Interestingly enough, on the weekend, I read an article which quoted Gabriel Garcia Marquez’s long term collaborator and English translator Edith Grossman. “Translating means expressing an idea or concept in a way that’s entirely different from the original, since each language is a different system. And so, in fact, when I translate a book written in Spanish, I’m actually writing another book in English.” (To see the full interview go to The Washington Post here)
Edith Grossman is the translator of Antonio Munoz Molina’s “In The Night Of Time” and it’s not often that you have the cover spruiking the translator in similar sized font to the author. For this work she would have needed the patience of a saint, this is one serious tome of a novel, besides running to 641 pages it is large in shape, the paragraphs run for pages on end and therefore each page is wall to wall text. So if you’re not into a long slow challenge then this is not a novel for you.
Our story starts with an unknown narrator observing Ignacio Abel at Pennsylvania Station in 1936. He is about to board a train to take him to upstate New York where he has been asked to design a new library. The train journey begins and Juan Ignacio drifts back to Spain and the reasons behind his move here. This is the story of the Spanish Civil War:
Professor Rossman no longer had to wait for anything. He’d been buried with several dozen other corpses and hurriedly covered in lime in a common grave in Madrid, infected without reason or fault by the great medieval plague of Spanish death, spread indiscriminately by the most modern and most primitive means alike, everything from Mauser rifles, machine guns, and incendiary bombs to crude ancestral weapons: pocketknives, harquebuses, hunting shotguns, cattle prods, even animal jawbones if necessary, death that descended with the roar of airplane engines and the neighing of mules, with scapulars and crosses and red flags, with rosary prayers and the shouting of anthems on the radio.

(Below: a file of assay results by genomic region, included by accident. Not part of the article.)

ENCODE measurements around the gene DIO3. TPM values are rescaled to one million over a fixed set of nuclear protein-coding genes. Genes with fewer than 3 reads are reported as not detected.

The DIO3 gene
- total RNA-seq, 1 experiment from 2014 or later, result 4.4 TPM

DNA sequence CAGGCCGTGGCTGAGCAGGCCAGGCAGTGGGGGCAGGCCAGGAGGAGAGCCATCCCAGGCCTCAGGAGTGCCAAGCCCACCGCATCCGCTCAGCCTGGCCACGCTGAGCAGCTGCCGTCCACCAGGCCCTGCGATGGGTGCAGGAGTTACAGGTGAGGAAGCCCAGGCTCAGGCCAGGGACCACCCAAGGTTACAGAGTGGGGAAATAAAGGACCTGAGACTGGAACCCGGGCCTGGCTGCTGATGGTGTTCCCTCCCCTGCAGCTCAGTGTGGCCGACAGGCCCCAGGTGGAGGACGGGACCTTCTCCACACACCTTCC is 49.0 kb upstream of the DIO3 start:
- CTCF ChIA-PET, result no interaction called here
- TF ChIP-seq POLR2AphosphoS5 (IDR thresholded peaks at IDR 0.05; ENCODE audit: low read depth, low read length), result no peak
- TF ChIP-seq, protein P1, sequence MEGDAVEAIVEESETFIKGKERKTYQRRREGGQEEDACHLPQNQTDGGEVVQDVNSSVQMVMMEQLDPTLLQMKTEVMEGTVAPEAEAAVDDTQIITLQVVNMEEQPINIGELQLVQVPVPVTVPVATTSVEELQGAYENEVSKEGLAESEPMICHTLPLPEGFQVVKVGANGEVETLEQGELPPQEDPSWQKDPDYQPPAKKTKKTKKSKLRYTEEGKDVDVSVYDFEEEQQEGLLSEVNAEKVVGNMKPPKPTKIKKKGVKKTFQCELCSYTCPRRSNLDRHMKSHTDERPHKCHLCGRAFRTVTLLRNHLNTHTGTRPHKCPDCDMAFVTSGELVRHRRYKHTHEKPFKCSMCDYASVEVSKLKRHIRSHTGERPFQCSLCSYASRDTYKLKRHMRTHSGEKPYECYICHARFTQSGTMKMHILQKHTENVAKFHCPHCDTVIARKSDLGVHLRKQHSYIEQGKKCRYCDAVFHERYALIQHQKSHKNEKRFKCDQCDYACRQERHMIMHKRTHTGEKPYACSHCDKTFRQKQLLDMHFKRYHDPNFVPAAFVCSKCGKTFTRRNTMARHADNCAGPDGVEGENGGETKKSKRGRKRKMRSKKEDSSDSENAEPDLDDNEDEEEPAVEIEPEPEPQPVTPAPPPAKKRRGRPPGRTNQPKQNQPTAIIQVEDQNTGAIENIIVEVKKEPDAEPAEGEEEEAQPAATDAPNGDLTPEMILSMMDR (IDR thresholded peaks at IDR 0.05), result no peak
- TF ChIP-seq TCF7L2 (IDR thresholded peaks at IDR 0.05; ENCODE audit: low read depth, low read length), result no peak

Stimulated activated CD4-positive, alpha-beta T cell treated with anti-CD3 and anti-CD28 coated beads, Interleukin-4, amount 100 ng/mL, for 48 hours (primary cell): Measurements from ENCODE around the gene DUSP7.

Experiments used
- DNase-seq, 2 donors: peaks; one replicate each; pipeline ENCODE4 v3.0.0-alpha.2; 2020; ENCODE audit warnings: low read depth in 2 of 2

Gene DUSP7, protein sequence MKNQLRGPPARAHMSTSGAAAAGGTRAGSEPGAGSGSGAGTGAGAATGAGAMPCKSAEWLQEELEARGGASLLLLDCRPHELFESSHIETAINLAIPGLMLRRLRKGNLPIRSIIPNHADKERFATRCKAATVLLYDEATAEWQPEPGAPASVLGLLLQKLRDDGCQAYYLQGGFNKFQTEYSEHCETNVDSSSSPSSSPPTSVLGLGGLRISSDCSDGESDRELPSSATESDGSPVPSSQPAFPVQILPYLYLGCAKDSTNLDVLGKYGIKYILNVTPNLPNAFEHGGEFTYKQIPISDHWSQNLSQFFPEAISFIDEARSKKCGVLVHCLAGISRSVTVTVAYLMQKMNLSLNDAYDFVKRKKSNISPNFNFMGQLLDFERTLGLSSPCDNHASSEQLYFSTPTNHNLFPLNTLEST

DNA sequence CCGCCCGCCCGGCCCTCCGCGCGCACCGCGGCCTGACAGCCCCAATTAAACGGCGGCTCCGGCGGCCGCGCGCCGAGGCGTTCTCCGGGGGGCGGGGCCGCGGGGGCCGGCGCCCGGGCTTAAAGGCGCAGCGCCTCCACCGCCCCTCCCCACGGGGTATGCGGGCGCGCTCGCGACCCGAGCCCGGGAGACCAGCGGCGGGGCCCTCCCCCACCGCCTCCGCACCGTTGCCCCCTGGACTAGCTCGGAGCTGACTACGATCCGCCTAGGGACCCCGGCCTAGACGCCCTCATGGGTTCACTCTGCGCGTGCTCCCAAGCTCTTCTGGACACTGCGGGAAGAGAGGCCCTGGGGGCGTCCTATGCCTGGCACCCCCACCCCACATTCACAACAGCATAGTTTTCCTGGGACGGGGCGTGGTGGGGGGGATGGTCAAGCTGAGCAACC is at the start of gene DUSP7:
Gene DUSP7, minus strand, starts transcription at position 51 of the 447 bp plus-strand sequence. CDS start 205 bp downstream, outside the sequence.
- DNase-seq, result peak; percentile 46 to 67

This slow train journey takes over 500 pages of the novel and the flashbacks aren’t primarily about the Civil War, it is a crescendo in the novel becoming increasingly prominent and all consuming. In the early sections we learn about Ignacio Abel’s training to become an architect, from a working class family, his success, marriage, fatherhood and then his falling in love with an American tourist Judith. The early sections being all consuming with his love affair, with the Civil War as merely a backdrop, a Spain rotten to the core:
But he wouldn’t have been able to explain to his wife that the antagonism he felt toward her family was due not to ideological but to esthetic differences, the same silent antagonism he felt towards the inexhaustible Spanish ugliness of so many common place things, a kind of national depravity that offended his sense of beauty more deeply than his convictions regarding justice: the stuffed heads of bulls over bars in taverns; the paprika red and saffron-substitute yellow of bullfight posters; folding chairs and carved desks that imitated the Spanish Renaissance; dolls in flamenco dresses, a curl on their forehead, which closed their eyes when leaned back and opened them as if resuscitated when they were upright again; rings with cubic stones; gold teeth in the brutal mouths of tycoons; the newspaper obituaries of dead children – he rose to heaven, he joined the angels – and their tragic white coffins; baroque moldings; excrescences carved in granite on the vulgar facades of banks; coat and hat racks made with the horns and hooves of deer or mountain goats; coats of arms for common last names made of glazed ceramic from Talavera; funeral announcements in the ABC or El Debate; photographs of King Alfonso XIII hunting, just a few days before he left the country, indifferent or blind to what was happening around him, leaning on his rifle beside the head of a dead deer, or erect and jovial next to a sacrifice of partridges or pheasants or hares, surrounded by gentlemen in hunting outfits and gaiters and servants in poor men’s berets and espadrilles and smiles diminished by toothless mouths.